Director David Harris incorporates a good concept, locating this community production on a palmy, humid isle in the Bahamas, with the spirit Ariel and her retinue styled on a Haitian voodoo theme. This leads into dance scenes and storms (choreographed by Angela Dee Alforque) on a bigger, more colorful scale than usual for Sacramento Shakespeare’s productions.Veteran actor Luther Hanson, as the exiled conjurer Prospero, has the right look and moves. On opening night, he didn’t always display an equally commanding voice—the gray, smoky air was undoubtedly a factor, and the patchy onstage sound pickups didn’t always help. (Some other actors had similar problems, effectively bleaching the play’s rich language at times.)
Eddie Jackson, however, came through clearly as Caliban, the half-man, half-fish dubbed “Mooncalf” by domineering (and drunken) clowns Stephano (Ed Lee) and Trinculo (Michael Lie Murphy). Harris got good physical comedy in these scenes, especially the four-legs/two-heads bit.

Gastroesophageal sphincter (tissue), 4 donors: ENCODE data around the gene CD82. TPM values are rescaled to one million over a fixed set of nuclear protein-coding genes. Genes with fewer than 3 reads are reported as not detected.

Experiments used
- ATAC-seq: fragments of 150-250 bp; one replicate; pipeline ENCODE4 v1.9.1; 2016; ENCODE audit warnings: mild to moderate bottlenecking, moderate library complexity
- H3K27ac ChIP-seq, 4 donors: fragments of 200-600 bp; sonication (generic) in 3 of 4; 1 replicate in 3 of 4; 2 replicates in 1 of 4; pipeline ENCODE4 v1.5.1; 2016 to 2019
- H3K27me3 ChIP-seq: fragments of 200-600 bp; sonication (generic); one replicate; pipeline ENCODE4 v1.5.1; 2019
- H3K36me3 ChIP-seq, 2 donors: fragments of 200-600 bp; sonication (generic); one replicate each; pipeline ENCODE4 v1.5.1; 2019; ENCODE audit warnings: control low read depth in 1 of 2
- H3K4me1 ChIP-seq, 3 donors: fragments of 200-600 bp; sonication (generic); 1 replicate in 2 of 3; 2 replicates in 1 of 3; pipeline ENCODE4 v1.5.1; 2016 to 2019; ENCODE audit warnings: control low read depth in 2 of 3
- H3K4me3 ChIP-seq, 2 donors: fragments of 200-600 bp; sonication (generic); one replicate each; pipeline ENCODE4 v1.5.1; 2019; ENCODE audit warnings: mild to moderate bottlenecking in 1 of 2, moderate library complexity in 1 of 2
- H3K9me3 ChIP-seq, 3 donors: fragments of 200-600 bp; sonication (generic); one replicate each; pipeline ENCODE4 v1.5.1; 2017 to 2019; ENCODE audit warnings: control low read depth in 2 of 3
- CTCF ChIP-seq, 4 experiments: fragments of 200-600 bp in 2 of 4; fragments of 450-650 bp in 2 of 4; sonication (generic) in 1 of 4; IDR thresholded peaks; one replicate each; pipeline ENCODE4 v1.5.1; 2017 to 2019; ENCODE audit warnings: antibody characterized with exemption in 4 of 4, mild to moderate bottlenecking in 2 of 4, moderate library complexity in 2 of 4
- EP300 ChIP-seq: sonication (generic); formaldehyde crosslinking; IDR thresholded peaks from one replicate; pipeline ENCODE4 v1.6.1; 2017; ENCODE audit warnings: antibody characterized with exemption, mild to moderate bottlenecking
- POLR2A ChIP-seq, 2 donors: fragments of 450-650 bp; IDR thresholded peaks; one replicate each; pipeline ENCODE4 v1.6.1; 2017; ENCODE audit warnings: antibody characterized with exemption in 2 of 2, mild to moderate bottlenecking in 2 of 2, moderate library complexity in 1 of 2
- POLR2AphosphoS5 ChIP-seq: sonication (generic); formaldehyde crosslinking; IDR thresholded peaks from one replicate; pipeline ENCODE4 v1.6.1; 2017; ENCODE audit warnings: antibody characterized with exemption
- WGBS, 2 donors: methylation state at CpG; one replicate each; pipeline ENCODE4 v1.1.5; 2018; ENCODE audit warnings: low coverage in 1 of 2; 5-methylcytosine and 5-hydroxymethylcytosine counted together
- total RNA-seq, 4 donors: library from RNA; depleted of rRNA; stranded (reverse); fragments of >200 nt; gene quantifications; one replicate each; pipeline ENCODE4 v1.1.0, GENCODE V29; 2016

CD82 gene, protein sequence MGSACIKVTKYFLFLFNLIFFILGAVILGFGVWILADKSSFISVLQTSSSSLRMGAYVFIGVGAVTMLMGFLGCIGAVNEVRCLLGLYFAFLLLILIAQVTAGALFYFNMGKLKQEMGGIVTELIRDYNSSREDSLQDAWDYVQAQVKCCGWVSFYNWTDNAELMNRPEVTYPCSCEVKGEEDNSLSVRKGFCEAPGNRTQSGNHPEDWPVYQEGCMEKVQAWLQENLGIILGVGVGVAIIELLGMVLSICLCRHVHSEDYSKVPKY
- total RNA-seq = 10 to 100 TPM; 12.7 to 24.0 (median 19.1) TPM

As Tempest productions go, this one’s brief (two hours), reflecting several cuts, including Prospero’s epilogue. The aura of nature’s mystery and power (overwhelming the smaller plans of scheming “civilized” men) is nonetheless sustained, with help from costumer Nicole Sivell.